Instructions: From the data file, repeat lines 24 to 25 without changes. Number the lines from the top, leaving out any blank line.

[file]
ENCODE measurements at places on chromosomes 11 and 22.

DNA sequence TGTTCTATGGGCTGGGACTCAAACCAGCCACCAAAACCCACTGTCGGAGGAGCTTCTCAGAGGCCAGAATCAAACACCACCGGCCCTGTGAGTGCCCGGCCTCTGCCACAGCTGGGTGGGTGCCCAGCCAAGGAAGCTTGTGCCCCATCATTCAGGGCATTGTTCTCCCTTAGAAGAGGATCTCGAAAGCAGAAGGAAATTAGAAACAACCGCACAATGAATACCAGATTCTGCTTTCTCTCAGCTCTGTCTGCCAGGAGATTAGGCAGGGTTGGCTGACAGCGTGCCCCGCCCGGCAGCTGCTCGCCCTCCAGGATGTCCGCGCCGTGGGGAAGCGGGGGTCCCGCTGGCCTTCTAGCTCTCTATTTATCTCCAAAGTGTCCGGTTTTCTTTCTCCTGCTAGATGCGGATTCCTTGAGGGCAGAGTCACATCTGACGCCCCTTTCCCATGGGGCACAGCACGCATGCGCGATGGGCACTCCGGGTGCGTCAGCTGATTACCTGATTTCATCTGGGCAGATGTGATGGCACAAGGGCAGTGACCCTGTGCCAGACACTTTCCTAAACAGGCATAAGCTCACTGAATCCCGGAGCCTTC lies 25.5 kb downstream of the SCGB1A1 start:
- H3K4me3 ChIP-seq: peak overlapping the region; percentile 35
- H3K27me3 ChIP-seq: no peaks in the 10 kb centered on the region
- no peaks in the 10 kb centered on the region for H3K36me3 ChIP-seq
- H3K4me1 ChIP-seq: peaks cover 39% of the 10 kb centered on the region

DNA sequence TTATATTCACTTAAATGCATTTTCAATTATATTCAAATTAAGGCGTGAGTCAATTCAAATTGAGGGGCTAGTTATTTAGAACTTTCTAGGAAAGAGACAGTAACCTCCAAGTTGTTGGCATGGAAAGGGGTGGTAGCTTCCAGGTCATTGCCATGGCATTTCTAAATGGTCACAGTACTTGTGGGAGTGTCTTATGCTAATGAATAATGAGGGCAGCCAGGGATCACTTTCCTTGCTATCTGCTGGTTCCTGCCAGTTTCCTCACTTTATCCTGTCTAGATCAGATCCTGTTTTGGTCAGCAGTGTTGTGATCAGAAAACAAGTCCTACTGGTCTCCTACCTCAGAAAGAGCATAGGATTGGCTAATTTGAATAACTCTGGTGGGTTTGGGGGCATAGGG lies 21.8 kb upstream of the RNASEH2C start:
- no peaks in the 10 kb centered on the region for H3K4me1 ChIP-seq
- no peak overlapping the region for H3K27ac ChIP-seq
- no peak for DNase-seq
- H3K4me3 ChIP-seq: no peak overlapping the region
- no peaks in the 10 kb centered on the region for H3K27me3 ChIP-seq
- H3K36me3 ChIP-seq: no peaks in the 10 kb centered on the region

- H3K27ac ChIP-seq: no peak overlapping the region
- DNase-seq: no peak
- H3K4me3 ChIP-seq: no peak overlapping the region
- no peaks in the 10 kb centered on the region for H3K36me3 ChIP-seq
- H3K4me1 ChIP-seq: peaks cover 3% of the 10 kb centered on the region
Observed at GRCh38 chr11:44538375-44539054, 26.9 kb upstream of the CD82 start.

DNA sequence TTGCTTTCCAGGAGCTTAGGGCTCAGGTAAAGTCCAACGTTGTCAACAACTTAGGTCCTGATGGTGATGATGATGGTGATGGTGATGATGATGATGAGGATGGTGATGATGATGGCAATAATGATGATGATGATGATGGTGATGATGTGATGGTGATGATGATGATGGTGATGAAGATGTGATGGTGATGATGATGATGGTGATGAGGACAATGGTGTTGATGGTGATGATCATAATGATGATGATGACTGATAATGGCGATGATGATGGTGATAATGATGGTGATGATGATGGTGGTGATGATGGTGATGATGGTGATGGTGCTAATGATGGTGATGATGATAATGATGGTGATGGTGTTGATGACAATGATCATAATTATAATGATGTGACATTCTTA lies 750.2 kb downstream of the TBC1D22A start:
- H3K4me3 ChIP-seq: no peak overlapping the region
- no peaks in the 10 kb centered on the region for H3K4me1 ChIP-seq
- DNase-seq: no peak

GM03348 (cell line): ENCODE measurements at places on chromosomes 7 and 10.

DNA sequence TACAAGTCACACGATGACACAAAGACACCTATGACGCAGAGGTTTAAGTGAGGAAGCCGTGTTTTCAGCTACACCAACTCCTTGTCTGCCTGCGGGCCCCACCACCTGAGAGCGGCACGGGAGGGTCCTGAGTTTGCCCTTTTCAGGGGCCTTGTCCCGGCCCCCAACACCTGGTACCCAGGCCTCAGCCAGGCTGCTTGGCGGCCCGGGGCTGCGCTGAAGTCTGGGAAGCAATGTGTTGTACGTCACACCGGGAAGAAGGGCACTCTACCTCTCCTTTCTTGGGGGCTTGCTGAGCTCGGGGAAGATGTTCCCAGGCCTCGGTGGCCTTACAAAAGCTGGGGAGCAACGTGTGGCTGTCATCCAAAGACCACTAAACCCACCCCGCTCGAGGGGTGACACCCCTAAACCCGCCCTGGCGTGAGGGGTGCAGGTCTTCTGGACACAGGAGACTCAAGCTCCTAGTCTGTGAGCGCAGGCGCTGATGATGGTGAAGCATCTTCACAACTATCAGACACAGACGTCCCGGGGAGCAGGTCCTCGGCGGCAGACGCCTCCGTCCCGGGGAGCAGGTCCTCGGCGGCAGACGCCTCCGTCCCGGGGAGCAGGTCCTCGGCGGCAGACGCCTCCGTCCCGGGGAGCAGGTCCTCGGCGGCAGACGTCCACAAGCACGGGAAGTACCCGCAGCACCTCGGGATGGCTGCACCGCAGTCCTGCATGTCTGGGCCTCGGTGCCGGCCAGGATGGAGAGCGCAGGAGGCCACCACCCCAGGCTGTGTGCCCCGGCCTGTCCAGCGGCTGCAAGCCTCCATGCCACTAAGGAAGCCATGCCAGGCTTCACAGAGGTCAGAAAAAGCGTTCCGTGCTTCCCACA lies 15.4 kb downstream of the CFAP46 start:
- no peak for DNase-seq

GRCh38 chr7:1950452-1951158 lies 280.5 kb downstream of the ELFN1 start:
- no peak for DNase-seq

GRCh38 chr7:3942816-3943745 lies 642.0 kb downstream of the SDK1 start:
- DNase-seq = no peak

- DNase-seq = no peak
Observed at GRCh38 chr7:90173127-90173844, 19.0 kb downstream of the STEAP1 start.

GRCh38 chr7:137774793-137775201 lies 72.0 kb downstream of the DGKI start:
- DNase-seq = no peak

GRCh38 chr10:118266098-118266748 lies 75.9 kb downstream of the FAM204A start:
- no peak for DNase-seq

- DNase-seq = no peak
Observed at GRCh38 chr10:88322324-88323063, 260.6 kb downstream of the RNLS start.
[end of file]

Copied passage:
GM03348 (cell line): ENCODE measurements at places on chromosomes 7 and 10.

DNA sequence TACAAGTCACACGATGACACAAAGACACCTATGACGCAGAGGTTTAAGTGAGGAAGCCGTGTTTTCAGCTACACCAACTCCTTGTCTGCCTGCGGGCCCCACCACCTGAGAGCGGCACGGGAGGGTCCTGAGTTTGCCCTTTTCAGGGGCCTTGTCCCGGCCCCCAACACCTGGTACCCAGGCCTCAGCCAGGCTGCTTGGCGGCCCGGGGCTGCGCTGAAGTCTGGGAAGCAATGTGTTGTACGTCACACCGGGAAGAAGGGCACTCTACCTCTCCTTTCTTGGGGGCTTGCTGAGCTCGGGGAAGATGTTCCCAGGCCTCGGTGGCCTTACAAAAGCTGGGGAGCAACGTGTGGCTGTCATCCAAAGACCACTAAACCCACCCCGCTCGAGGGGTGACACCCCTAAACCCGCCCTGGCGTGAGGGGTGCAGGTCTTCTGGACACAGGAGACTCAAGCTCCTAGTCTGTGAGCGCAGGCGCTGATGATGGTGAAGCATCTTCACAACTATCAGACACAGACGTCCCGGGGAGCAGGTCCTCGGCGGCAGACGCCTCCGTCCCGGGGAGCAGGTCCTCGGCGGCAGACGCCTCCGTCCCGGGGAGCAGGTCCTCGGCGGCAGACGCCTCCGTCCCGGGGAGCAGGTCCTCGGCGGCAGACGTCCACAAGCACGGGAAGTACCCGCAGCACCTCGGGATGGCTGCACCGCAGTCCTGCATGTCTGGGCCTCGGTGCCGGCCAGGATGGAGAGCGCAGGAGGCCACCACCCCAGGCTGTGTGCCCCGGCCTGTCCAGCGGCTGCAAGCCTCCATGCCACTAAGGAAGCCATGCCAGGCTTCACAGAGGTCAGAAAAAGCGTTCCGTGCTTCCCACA lies 15.4 kb downstream of the CFAP46 start: